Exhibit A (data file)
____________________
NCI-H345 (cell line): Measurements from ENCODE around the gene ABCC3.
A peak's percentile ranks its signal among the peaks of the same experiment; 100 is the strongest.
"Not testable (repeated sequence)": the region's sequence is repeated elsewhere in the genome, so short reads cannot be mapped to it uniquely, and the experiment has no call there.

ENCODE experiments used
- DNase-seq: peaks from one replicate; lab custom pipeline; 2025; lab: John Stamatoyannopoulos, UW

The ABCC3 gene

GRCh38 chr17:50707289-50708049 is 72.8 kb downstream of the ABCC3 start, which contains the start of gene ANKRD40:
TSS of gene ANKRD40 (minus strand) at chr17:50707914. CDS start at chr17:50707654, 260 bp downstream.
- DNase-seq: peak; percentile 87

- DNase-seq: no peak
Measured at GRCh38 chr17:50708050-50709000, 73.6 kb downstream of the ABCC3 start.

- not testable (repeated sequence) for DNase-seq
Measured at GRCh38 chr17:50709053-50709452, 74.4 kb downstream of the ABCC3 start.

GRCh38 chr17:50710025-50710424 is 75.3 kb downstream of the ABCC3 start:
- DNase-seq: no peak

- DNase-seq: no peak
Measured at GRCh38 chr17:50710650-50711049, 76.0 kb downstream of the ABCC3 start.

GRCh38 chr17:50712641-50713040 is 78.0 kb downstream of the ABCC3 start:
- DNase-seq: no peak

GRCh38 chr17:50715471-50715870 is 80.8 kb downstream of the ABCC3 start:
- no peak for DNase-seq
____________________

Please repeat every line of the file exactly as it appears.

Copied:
NCI-H345 (cell line): Measurements from ENCODE around the gene ABCC3.
A peak's percentile ranks its signal among the peaks of the same experiment; 100 is the strongest.
"Not testable (repeated sequence)": the region's sequence is repeated elsewhere in the genome, so short reads cannot be mapped to it uniquely, and the experiment has no call there.

ENCODE experiments used
- DNase-seq: peaks from one replicate; lab custom pipeline; 2025; lab: John Stamatoyannopoulos, UW

The ABCC3 gene

GRCh38 chr17:50707289-50708049 is 72.8 kb downstream of the ABCC3 start, which contains the start of gene ANKRD40:
TSS of gene ANKRD40 (minus strand) at chr17:50707914. CDS start at chr17:50707654, 260 bp downstream.
- DNase-seq: peak; percentile 87

- DNase-seq: no peak
Measured at GRCh38 chr17:50708050-50709000, 73.6 kb downstream of the ABCC3 start.

- not testable (repeated sequence) for DNase-seq
Measured at GRCh38 chr17:50709053-50709452, 74.4 kb downstream of the ABCC3 start.

GRCh38 chr17:50710025-50710424 is 75.3 kb downstream of the ABCC3 start:
- DNase-seq: no peak

- DNase-seq: no peak
Measured at GRCh38 chr17:50710650-50711049, 76.0 kb downstream of the ABCC3 start.

GRCh38 chr17:50712641-50713040 is 78.0 kb downstream of the ABCC3 start:
- DNase-seq: no peak

GRCh38 chr17:50715471-50715870 is 80.8 kb downstream of the ABCC3 start:
- no peak for DNase-seq